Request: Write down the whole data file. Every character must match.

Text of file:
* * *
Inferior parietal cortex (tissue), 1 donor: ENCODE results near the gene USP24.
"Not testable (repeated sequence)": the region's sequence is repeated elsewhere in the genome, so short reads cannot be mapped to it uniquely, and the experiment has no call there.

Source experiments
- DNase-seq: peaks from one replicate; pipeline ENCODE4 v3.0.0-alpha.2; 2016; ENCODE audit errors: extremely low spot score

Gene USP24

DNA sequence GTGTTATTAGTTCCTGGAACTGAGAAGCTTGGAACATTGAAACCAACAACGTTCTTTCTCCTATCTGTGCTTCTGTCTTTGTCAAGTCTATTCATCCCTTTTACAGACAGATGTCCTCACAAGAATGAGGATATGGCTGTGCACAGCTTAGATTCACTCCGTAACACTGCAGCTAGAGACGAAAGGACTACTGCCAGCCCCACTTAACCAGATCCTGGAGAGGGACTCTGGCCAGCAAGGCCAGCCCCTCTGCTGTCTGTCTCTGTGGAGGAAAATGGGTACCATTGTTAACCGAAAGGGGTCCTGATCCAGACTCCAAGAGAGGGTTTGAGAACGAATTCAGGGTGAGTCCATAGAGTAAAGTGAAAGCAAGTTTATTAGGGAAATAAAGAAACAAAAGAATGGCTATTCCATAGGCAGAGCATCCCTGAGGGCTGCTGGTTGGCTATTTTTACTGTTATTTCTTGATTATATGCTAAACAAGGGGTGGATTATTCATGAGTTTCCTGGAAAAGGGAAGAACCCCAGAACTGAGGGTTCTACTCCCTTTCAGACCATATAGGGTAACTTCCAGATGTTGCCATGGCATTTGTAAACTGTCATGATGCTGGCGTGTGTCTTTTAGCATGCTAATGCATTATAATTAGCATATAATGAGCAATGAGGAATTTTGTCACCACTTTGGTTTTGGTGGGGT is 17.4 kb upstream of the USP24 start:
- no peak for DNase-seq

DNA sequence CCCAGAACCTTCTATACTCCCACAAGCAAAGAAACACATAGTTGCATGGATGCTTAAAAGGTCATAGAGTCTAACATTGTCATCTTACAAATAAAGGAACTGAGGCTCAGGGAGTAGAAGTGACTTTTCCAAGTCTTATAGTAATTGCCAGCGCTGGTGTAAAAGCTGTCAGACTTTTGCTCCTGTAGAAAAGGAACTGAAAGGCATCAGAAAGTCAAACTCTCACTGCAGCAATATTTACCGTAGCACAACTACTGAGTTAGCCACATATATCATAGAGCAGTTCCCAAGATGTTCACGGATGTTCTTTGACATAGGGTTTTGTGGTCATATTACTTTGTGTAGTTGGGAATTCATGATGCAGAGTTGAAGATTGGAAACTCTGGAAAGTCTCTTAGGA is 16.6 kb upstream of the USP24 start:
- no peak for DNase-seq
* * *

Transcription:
Inferior parietal cortex (tissue), 1 donor: ENCODE results near the gene USP24.
"Not testable (repeated sequence)": the region's sequence is repeated elsewhere in the genome, so short reads cannot be mapped to it uniquely, and the experiment has no call there.

Source experiments
- DNase-seq: peaks from one replicate; pipeline ENCODE4 v3.0.0-alpha.2; 2016; ENCODE audit errors: extremely low spot score

Gene USP24

DNA sequence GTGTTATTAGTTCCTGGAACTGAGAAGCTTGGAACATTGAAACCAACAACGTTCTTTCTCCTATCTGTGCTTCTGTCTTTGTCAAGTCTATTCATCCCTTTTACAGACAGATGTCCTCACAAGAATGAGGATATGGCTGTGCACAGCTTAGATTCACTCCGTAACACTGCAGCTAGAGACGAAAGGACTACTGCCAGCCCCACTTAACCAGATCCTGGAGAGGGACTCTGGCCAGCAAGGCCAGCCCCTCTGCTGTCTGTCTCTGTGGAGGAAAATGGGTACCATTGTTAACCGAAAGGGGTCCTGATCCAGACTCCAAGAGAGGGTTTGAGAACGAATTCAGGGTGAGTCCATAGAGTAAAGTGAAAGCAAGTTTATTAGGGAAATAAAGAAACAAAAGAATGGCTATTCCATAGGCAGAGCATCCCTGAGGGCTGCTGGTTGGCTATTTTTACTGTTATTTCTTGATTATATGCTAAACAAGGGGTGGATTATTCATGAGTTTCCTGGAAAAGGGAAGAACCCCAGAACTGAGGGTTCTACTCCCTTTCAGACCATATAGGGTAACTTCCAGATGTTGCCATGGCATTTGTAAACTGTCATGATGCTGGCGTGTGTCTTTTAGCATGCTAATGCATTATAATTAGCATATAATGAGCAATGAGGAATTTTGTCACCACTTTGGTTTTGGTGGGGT is 17.4 kb upstream of the USP24 start:
- no peak for DNase-seq

DNA sequence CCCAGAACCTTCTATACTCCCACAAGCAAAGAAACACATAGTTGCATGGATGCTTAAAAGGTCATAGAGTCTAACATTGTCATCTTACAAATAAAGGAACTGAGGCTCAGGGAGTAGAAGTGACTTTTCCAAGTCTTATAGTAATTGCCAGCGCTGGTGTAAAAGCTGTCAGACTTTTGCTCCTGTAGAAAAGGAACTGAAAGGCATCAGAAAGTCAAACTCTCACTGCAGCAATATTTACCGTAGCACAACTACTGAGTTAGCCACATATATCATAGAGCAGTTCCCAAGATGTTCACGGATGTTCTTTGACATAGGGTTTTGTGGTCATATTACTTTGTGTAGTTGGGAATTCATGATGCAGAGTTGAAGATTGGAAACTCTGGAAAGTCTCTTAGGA is 16.6 kb upstream of the USP24 start:
- no peak for DNase-seq